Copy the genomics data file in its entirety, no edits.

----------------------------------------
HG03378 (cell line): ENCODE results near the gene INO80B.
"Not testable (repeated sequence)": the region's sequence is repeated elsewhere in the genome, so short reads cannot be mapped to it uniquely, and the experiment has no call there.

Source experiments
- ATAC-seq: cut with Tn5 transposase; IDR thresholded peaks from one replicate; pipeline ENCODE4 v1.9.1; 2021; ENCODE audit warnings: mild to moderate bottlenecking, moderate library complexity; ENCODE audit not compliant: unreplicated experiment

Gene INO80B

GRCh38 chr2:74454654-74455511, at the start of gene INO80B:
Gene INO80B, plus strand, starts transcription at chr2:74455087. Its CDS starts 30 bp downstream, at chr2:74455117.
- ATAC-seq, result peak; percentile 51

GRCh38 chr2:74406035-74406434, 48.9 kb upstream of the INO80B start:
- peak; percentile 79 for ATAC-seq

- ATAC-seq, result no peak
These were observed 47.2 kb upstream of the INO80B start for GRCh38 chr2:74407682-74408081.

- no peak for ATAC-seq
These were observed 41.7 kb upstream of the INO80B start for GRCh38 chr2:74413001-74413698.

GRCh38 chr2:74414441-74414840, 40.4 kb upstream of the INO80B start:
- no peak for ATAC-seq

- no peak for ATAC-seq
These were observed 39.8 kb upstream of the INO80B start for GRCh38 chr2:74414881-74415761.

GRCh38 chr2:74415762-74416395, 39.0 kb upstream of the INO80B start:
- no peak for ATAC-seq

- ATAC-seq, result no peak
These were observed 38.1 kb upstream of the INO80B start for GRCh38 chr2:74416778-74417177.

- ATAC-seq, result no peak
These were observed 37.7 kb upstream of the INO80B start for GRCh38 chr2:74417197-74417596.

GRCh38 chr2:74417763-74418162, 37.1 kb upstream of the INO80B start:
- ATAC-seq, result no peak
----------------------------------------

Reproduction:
HG03378 (cell line): ENCODE results near the gene INO80B.
"Not testable (repeated sequence)": the region's sequence is repeated elsewhere in the genome, so short reads cannot be mapped to it uniquely, and the experiment has no call there.

Source experiments
- ATAC-seq: cut with Tn5 transposase; IDR thresholded peaks from one replicate; pipeline ENCODE4 v1.9.1; 2021; ENCODE audit warnings: mild to moderate bottlenecking, moderate library complexity; ENCODE audit not compliant: unreplicated experiment

Gene INO80B

GRCh38 chr2:74454654-74455511, at the start of gene INO80B:
Gene INO80B, plus strand, starts transcription at chr2:74455087. Its CDS starts 30 bp downstream, at chr2:74455117.
- ATAC-seq, result peak; percentile 51

GRCh38 chr2:74406035-74406434, 48.9 kb upstream of the INO80B start:
- peak; percentile 79 for ATAC-seq

- ATAC-seq, result no peak
These were observed 47.2 kb upstream of the INO80B start for GRCh38 chr2:74407682-74408081.

- no peak for ATAC-seq
These were observed 41.7 kb upstream of the INO80B start for GRCh38 chr2:74413001-74413698.

GRCh38 chr2:74414441-74414840, 40.4 kb upstream of the INO80B start:
- no peak for ATAC-seq

- no peak for ATAC-seq
These were observed 39.8 kb upstream of the INO80B start for GRCh38 chr2:74414881-74415761.

GRCh38 chr2:74415762-74416395, 39.0 kb upstream of the INO80B start:
- no peak for ATAC-seq

- ATAC-seq, result no peak
These were observed 38.1 kb upstream of the INO80B start for GRCh38 chr2:74416778-74417177.

- ATAC-seq, result no peak
These were observed 37.7 kb upstream of the INO80B start for GRCh38 chr2:74417197-74417596.

GRCh38 chr2:74417763-74418162, 37.1 kb upstream of the INO80B start:
- ATAC-seq, result no peak